Written by Gus Fordyce
Motivation is something we’ve all lacked at some point, even if you are following your passion. As a PhD student studying coral reefs, battling for every inch of your career coupled with the seemingly endless stream of stories about environmental catastrophes can be quite disheartening. Frankly, I often find myself questioning whether I’m actually making a difference. Focusing so intently on one piece of the puzzle can easily lead to losing sight of the bigger picture. For me, this has only been exacerbated upon returning to work after four weeks on holiday. When you feel like a cog in a machine, what do we tell ourselves to maintain motivation?
When I started my degree less than a year ago, I was posing grand questions hoping to make waves and to change the face of coral reef science. I was feeling impatient in my desire to contribute and understandably, needed to be reeled in. After some gentle attempts to rebut my over-ambitious approach, my supervisor eventually said to me “your job is not to build a whole wall; right now you just need to add a few bricks”. This idea stuck with me.
Knowledge progresses in increments. Every paper is a brick and every question is an opportunity to craft a new one. When you consider how much we really know as a society, then you realise that this wall is massive and it was built one brick at a time. There are of course remarkable people in history who have managed to change the course of this wall by adding large chunks – Charles Darwin, Marie Curie, Rosalind Franklin, and Isaac Newton. But did the humble Darwin embark on his five-year voyage on the HMS Beagle with the aim of fundamentally changing how we view the world? If you read his notes, he was recruited by Captain Fitzroy purely for his good company and love of the natural world.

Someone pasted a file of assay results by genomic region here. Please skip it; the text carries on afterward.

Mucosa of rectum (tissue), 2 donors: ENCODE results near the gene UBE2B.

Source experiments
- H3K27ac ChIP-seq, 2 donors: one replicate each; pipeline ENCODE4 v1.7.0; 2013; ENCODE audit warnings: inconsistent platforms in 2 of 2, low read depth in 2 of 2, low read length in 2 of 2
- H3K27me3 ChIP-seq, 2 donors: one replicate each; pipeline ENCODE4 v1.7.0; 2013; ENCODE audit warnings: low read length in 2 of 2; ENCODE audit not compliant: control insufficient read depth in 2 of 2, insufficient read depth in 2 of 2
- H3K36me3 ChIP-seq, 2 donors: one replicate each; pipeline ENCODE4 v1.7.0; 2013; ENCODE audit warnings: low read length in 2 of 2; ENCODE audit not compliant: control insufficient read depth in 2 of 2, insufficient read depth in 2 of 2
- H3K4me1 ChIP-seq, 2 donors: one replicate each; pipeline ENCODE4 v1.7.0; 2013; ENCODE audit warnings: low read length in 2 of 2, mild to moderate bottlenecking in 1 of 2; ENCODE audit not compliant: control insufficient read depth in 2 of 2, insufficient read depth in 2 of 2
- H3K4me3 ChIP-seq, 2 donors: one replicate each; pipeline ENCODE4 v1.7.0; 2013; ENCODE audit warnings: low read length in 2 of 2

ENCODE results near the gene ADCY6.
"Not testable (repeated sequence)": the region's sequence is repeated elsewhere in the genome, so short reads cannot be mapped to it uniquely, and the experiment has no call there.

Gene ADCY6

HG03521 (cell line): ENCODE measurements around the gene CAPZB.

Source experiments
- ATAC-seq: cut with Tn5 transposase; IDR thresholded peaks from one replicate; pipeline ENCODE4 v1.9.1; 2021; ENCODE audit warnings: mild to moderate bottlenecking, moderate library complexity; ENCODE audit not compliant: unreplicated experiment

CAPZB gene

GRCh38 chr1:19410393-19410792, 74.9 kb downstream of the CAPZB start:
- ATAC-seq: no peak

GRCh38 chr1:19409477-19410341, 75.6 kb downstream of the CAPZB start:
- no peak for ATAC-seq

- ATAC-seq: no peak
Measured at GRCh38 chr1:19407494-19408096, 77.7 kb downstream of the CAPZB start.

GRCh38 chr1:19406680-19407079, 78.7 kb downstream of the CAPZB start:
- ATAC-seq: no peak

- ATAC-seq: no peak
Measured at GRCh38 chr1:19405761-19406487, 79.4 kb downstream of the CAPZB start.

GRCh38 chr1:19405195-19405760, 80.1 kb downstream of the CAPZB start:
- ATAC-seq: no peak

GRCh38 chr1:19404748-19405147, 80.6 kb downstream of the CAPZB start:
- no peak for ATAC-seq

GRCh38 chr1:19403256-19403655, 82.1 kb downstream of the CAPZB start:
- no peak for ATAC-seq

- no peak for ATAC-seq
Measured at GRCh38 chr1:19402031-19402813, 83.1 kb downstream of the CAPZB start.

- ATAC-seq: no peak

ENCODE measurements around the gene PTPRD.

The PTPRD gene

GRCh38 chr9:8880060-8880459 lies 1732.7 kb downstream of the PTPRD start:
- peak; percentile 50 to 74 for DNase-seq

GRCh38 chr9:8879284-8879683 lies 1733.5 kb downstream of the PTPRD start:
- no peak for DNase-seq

I have found that reminding myself that I’m part of something greater brings me comfort and eases the pressure to achieve. Sometimes you are in a position to complete a section of that wall – Nobel Prize winners immediately come to mind. But in the end, their course-changing discoveries are only made possible by the hours of hard work and dedication that have gone into shaping and laying down each brick before them. Feeling like another brick in the wall can be disheartening, but it collapses without all the bricks in place. Taking this perspective has taught me to celebrate the small successes of daily life, which boosts my motivation in the long term.
Studying an extremely threatened ecosystem and understanding the complexity of the issue is overwhelming, and can make you feel helpless. But every contribution made towards building the wall brings us one step closer to completing a section. As we start off 2019, after hopefully unplugging for a few weeks, remember to focus on your brick and the difference it can make.